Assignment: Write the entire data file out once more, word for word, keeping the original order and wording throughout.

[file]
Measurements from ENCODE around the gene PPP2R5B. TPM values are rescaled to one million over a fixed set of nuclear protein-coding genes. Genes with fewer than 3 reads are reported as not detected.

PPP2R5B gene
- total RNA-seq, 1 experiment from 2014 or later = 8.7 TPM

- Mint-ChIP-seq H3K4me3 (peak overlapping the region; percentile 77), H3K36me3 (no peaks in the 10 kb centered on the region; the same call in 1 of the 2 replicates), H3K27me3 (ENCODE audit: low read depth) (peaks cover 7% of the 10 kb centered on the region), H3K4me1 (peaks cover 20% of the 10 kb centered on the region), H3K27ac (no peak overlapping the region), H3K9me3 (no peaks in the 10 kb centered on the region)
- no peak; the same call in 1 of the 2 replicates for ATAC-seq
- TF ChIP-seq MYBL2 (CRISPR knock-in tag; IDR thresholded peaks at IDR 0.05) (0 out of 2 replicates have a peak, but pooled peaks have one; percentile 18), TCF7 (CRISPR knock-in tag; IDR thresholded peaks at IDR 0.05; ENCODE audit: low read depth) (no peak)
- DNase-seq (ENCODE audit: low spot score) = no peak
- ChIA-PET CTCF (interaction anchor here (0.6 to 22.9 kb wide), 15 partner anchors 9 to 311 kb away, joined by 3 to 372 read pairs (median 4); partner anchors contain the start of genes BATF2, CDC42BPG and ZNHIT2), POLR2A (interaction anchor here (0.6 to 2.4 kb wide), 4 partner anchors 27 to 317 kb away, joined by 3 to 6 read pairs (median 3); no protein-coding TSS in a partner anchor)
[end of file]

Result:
Measurements from ENCODE around the gene PPP2R5B. TPM values are rescaled to one million over a fixed set of nuclear protein-coding genes. Genes with fewer than 3 reads are reported as not detected.

PPP2R5B gene
- total RNA-seq, 1 experiment from 2014 or later = 8.7 TPM

- Mint-ChIP-seq H3K4me3 (peak overlapping the region; percentile 77), H3K36me3 (no peaks in the 10 kb centered on the region; the same call in 1 of the 2 replicates), H3K27me3 (ENCODE audit: low read depth) (peaks cover 7% of the 10 kb centered on the region), H3K4me1 (peaks cover 20% of the 10 kb centered on the region), H3K27ac (no peak overlapping the region), H3K9me3 (no peaks in the 10 kb centered on the region)
- no peak; the same call in 1 of the 2 replicates for ATAC-seq
- TF ChIP-seq MYBL2 (CRISPR knock-in tag; IDR thresholded peaks at IDR 0.05) (0 out of 2 replicates have a peak, but pooled peaks have one; percentile 18), TCF7 (CRISPR knock-in tag; IDR thresholded peaks at IDR 0.05; ENCODE audit: low read depth) (no peak)
- DNase-seq (ENCODE audit: low spot score) = no peak
- ChIA-PET CTCF (interaction anchor here (0.6 to 22.9 kb wide), 15 partner anchors 9 to 311 kb away, joined by 3 to 372 read pairs (median 4); partner anchors contain the start of genes BATF2, CDC42BPG and ZNHIT2), POLR2A (interaction anchor here (0.6 to 2.4 kb wide), 4 partner anchors 27 to 317 kb away, joined by 3 to 6 read pairs (median 3); no protein-coding TSS in a partner anchor)